9. In New Blob URL box, specify the location where the exported BACPAC file is saved. Specify the location in the following format: “https://” + Blob URL (as noted in step 4) + “/<container_name>/<file_name>”. For example: https://myblobstorage.blob.core.windows.net/dac/exportedfile.bacpac. The Blob URL must be in lowercase without any special characters. If you do not supply the .bacpac suffix, it is applied by the export operation.

  10. In the Access Key box, type the storage access key or shared access key that you made a note of in step 4.

  11. From the Key Type list, select the type that matches the key entered in the Access Key box: either a Storage Access Key or a Shared Access Key.

  12. Click Finish to start the export. You should see a message saying Your request was successfully submitted.

  13. After the export is complete, you should attempt to import your BACPAC file into a Windows Azure SQL Database server to verify that your exported package can be imported successfully.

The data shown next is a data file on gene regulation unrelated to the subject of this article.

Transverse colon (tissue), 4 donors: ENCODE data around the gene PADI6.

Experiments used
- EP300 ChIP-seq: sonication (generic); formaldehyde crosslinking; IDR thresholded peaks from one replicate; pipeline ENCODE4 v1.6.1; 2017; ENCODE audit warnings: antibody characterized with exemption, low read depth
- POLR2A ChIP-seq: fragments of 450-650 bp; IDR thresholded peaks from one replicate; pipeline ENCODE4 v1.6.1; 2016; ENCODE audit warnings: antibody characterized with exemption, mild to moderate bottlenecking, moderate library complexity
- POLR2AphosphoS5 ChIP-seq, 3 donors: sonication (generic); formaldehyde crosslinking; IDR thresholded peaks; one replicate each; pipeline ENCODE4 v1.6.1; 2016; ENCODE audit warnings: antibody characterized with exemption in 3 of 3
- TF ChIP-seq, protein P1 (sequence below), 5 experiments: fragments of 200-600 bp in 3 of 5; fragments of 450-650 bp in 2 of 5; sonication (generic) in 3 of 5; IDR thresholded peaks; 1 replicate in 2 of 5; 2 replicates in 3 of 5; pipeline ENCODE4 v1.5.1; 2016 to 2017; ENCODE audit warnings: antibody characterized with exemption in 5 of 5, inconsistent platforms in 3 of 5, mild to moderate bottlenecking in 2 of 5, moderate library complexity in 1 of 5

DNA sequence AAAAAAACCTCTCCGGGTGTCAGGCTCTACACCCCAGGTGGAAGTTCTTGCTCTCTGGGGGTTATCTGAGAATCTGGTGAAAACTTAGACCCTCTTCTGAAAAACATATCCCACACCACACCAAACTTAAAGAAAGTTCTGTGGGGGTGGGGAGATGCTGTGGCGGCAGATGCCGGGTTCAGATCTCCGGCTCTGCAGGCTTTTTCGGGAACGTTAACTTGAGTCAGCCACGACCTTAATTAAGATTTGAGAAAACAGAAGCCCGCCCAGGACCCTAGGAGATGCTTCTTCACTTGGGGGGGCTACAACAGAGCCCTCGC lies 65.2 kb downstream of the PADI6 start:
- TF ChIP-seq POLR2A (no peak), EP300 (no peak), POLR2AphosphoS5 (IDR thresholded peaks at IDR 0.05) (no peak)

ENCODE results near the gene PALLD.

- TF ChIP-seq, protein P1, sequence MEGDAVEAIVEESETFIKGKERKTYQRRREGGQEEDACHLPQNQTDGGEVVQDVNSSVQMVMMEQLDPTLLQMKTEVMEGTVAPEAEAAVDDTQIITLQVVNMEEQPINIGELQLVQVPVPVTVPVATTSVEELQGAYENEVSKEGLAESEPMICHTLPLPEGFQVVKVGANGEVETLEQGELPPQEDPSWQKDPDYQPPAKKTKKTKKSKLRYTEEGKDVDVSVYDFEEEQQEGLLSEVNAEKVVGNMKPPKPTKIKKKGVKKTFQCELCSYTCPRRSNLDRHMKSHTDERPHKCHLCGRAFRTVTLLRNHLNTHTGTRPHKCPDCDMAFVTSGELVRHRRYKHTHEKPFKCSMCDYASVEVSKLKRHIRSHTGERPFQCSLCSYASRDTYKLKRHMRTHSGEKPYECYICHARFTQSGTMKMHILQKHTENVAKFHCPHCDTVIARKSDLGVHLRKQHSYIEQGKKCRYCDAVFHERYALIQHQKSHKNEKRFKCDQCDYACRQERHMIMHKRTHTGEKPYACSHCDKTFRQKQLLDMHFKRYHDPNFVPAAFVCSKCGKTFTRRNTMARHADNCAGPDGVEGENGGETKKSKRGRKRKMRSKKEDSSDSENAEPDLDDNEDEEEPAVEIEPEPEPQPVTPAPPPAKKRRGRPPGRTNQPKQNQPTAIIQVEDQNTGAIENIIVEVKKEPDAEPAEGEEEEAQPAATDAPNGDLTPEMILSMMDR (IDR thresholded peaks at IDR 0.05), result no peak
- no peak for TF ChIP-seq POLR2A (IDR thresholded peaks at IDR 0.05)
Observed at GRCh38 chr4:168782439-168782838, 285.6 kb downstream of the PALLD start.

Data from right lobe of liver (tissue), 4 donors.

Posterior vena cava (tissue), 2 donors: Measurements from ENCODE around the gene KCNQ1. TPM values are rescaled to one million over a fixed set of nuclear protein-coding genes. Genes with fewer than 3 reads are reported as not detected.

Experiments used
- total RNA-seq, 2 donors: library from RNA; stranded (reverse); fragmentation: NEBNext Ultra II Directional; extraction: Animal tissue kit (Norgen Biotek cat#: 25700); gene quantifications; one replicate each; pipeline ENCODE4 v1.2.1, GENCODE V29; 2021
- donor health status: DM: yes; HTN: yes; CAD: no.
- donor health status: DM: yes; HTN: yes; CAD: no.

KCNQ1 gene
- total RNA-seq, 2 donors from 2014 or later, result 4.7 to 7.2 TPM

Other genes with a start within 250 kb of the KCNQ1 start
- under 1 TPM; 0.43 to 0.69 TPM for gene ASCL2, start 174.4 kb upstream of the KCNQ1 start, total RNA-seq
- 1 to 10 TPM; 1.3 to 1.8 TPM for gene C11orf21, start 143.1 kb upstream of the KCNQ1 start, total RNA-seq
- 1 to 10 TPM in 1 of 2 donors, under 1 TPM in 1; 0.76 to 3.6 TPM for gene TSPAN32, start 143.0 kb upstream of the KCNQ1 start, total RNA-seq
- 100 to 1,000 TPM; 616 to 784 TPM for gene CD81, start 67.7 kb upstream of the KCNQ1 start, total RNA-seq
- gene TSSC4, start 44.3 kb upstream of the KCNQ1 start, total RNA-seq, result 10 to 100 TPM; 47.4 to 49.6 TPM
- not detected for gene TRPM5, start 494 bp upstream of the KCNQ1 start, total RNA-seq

Database export is an asynchronous operation. After starting the export, you can use the Import Export Request Status window to track the progress. For information, see How to: View Import and Export Status of Database (Windows Azure SQL Database).

noteNote
An export operation performs an individual bulk copy of the data from each table in the database so does not guarantee the transactional consistency of the data. You can use the Windows Azure SQL Database copy database feature to make a consistent copy of a database, and perform the export from the copy. For more information, see Copying Databases in Windows Azure SQL Database.

Configure Automated Exports

Use the Windows Azure SQL Database Automated Export feature to schedule export operations for a SQL database, and to specify the storage account, frequency of export operations, and to set the retention period to store export files.

To configure automated export operations for a SQL database, use the following steps: